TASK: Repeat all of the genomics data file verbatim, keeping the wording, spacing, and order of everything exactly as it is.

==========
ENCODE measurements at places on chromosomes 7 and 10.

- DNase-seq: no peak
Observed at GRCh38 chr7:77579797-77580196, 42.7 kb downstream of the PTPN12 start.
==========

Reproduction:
ENCODE measurements at places on chromosomes 7 and 10.

- DNase-seq: no peak
Observed at GRCh38 chr7:77579797-77580196, 42.7 kb downstream of the PTPN12 start.